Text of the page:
Written by Victoria Jacobs
In CityArts Fest’s second year, they asked a dozen fascinating Seattle artists to pair up and create unique collaborations for the Merrill Wright Theater at On the Boards. The artists ranged from dance and performance artists to sculptors, a filmmaker, a musician, a poet, and a chocolatier.
The opening piece from upright bassist Evan Flory Barnes and illuminated sculptor Jen Law featured Barnes playing first inside a jellyfish-like tent that was illuminated by softly pulsing lightbulbs and later in a twinkling jacket and feathery lights. His movement while playing caused the light sculptures to wiggle and swim, and the varied tones and melodies he brought forth from the bass, paired with the deep-sea light show, created a hypnotic and mysterious experience.
In dance artist Rainbow Fletcher’s matchup with visual artist Sean Johnson, Fletcher wore a beige jumpsuit attached by strings to a vertical blind of yellow measuring tapes. When she moved, the tapes would rise and fall, but they tended to snag, so two voyeuristic men in green jumpsuits sat at either corner of the cage-like frame, fixing the piece as it tripped up. Unfortunately, being tied to a set of vertical blinds limited Fletcher’s movement, and she was freed when she stepped out of the suit to stand in her underwear, but then she exited. The piece seemed to be about oppression and body image, but the sculpture limited development and coherence of the movement idea.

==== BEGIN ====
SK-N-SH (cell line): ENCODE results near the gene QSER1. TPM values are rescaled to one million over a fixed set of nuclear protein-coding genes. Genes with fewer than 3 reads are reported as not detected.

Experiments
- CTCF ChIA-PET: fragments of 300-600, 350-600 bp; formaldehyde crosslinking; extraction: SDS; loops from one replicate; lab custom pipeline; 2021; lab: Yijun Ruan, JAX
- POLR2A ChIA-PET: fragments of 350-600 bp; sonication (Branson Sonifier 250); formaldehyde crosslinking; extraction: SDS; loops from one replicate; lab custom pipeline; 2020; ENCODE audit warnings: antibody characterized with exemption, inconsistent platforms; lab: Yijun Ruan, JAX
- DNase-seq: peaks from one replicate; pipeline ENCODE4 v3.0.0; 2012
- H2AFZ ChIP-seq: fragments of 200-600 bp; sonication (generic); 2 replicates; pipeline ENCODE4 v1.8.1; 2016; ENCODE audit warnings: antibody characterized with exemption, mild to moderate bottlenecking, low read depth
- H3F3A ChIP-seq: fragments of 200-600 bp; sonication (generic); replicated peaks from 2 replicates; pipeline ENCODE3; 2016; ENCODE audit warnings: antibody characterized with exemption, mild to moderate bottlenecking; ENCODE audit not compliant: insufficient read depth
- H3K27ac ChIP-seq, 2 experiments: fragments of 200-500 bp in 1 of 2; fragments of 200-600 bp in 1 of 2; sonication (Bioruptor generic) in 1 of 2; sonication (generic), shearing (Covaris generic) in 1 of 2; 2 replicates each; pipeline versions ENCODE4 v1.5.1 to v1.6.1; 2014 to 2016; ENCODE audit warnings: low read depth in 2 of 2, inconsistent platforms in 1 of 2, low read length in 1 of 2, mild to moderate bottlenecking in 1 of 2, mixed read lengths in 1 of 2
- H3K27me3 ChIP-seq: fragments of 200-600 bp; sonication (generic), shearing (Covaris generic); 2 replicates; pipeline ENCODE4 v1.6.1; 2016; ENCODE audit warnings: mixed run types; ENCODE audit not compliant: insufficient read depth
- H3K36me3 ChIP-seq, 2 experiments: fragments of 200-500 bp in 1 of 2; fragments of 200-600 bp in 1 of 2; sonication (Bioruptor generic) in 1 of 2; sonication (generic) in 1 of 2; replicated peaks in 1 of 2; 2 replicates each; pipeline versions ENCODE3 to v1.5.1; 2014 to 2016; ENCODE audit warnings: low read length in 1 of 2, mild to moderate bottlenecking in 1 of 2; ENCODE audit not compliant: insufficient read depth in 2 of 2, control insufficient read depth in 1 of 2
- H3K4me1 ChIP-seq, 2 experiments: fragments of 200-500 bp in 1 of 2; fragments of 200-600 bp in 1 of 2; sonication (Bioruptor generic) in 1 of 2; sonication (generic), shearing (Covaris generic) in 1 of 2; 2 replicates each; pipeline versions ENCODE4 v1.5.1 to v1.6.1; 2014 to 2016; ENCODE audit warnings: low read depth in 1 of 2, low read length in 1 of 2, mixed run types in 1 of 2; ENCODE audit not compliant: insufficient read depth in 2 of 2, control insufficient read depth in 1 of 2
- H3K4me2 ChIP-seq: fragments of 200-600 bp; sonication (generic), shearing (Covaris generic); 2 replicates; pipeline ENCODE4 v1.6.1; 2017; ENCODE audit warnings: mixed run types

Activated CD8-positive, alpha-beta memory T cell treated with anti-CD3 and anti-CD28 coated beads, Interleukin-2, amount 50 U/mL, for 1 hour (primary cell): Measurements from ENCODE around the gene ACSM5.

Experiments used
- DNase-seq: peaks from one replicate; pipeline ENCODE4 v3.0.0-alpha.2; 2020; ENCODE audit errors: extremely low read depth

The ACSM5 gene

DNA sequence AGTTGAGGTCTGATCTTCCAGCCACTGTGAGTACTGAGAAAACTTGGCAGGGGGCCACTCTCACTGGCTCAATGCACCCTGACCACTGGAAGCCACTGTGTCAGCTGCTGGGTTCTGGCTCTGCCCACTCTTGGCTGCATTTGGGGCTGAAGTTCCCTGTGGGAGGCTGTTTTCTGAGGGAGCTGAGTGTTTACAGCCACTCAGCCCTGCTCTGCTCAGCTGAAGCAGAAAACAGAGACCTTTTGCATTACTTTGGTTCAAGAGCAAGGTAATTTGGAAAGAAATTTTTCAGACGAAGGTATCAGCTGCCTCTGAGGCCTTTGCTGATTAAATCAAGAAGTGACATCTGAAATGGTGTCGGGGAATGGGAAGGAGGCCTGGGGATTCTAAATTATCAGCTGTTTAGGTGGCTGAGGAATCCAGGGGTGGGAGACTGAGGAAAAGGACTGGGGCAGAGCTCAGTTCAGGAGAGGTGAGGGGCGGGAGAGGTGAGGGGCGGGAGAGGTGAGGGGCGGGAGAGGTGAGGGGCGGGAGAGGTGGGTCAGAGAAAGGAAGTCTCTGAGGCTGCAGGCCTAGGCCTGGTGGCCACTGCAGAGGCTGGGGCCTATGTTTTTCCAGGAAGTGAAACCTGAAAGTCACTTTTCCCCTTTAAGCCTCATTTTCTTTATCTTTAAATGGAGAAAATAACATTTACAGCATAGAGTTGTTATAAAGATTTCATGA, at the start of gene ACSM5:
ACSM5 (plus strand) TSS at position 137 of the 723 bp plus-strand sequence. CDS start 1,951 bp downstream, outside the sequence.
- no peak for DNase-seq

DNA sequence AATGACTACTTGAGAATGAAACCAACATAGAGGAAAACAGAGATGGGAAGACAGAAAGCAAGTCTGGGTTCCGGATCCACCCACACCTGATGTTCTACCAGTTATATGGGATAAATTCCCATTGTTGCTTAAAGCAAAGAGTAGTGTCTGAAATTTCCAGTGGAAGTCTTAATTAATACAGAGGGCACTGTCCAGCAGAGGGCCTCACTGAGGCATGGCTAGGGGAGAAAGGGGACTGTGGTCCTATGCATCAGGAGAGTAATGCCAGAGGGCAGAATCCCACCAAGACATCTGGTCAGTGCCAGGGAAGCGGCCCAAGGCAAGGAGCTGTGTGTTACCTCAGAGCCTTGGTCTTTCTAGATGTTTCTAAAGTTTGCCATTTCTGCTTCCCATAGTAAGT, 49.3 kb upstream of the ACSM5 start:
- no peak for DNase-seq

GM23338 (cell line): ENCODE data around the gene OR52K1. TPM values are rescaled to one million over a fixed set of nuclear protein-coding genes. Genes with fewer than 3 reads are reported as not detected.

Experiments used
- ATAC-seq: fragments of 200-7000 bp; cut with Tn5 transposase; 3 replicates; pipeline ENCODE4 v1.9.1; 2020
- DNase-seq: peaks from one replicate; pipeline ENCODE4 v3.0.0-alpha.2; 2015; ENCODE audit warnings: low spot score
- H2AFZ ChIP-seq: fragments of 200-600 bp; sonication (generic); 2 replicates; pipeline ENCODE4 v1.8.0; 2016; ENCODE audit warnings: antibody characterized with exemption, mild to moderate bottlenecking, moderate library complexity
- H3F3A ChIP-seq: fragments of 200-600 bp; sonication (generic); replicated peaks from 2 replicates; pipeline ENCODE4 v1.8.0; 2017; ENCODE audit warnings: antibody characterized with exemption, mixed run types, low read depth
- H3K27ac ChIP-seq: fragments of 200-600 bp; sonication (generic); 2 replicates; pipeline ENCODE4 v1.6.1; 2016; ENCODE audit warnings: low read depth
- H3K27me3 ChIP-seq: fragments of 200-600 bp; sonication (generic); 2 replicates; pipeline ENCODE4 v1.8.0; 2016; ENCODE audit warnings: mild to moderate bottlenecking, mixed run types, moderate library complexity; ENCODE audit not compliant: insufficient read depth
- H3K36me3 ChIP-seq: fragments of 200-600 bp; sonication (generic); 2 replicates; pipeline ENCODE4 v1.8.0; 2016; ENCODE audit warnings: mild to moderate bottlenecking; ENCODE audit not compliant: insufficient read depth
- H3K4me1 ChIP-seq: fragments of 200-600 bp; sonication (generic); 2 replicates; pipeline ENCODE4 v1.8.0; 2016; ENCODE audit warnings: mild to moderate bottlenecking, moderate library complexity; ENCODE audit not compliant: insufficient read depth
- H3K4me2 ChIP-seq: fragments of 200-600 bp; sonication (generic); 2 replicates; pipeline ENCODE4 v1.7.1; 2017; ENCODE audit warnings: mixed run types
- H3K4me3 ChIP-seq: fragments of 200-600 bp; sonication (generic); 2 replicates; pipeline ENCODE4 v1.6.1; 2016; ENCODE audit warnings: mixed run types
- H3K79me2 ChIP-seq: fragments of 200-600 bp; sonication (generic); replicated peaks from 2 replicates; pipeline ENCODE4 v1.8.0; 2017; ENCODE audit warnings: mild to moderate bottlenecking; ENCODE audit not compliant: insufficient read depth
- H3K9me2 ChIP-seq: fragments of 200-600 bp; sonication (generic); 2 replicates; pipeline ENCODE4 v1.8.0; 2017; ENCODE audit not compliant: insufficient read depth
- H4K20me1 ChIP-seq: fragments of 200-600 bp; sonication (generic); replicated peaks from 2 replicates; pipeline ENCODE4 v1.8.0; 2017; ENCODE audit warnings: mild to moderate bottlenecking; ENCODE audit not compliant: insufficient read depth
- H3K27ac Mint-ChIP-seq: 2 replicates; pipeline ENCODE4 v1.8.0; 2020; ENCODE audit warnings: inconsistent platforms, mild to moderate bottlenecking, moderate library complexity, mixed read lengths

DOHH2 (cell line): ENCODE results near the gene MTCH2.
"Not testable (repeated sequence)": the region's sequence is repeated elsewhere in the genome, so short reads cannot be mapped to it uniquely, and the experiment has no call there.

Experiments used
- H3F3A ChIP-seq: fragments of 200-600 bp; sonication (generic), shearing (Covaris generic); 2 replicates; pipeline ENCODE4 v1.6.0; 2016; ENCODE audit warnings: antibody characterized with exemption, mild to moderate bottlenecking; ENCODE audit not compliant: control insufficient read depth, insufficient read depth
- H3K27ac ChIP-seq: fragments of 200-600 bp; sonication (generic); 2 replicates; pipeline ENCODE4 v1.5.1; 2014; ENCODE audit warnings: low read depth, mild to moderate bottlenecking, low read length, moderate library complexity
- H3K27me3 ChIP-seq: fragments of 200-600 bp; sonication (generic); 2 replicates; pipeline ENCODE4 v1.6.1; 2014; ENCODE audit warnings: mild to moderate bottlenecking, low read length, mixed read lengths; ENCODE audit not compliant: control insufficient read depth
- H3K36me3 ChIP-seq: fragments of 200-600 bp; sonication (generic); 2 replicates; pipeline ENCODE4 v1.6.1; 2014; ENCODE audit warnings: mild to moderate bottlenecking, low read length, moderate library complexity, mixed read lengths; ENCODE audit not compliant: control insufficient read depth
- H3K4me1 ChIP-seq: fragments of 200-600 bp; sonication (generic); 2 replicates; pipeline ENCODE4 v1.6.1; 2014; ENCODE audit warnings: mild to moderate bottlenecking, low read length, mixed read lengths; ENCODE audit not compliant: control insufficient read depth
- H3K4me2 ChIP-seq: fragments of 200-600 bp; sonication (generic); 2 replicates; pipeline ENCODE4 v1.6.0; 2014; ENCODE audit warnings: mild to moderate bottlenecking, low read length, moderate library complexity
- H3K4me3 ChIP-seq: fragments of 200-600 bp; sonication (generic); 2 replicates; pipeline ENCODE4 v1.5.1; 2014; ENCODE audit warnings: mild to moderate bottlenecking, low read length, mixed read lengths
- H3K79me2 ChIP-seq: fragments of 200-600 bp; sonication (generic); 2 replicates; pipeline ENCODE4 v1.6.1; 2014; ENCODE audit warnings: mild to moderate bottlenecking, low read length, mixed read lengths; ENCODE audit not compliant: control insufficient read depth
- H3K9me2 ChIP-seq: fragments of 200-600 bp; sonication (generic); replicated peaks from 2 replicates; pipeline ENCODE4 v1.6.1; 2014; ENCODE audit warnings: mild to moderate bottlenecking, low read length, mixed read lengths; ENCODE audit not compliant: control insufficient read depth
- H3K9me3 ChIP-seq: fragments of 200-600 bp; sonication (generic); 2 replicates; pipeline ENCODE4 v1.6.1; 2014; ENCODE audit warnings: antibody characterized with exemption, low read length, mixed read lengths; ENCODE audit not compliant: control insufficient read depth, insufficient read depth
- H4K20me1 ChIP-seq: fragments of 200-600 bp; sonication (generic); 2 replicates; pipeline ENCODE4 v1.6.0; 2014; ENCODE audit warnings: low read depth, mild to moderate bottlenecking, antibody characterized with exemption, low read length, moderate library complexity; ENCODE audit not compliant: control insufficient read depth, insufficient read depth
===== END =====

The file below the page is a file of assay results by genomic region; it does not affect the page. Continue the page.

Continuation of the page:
Next was the unusual pairing of local poet Karen Finneyfrock and Theo chocolatier Joanne Lepore. They read a poem about the divine, awful, boring enormity of the suburbs while crafting a neutral suburban scene out of chocolate onstage. The chocolate sculpture didn’t capture or comment on the “fertile madness” of the suburbs as described in the poem, but, delightfully, the audience was invited to descend upon the sculpture at intermission and devour the dark chocolate cars, trees, and houses.
In performance artist Mike Pham and visual artist Gretchen Bennett’s piece, abstracted club dance gestures were executed under separate spotlights. They layered their movement with films of their bodies overlapping and shots of their faces and hands. The live performers’ movement seemed to be paired to their movement onscreen but not consistently enough to be clear, nor was the relationship between the two of them ever concrete enough to inspire any meaning.
Dance artist Mark Haim and Implied Violence’s Casey Curran created a surreal traveling set that included a talking cow skull, a waterfall of sugar overflowing a flying tea set, and a suited man who obsessively debated with the skull about when they might have tea. Haim was subdued in a kimono and geta sandals, but he flung into a brief, ecstatic, and self-conscious spot-lit dance solo near the end of the set’s journey across the stage. The surrealism, wonder, and integration of the work demonstrated collaboration at its best; each artist’s discipline commented on and elevated the other’s.
Wes Hurley’s film with Amy O’Neal showed the Seattle dance icon as a broken-hearted geisha visiting Seattle sites like the Can-Can and Pike Place. At the end, she stabbed herself with her trademark pink kitana, but woke up in a hospital slurping on JELL-O. It comically expressed how there is no place for noble sorrow in neon Western culture, but her dancing was missed in this work.
As Amy O’Neal said at the top of the show, the curators’ goals were for the artists to create work that took maximum risk in a place where they could try something and fail. They all rose to the challenge, mixing disciplines for surprising and thought-provoking results.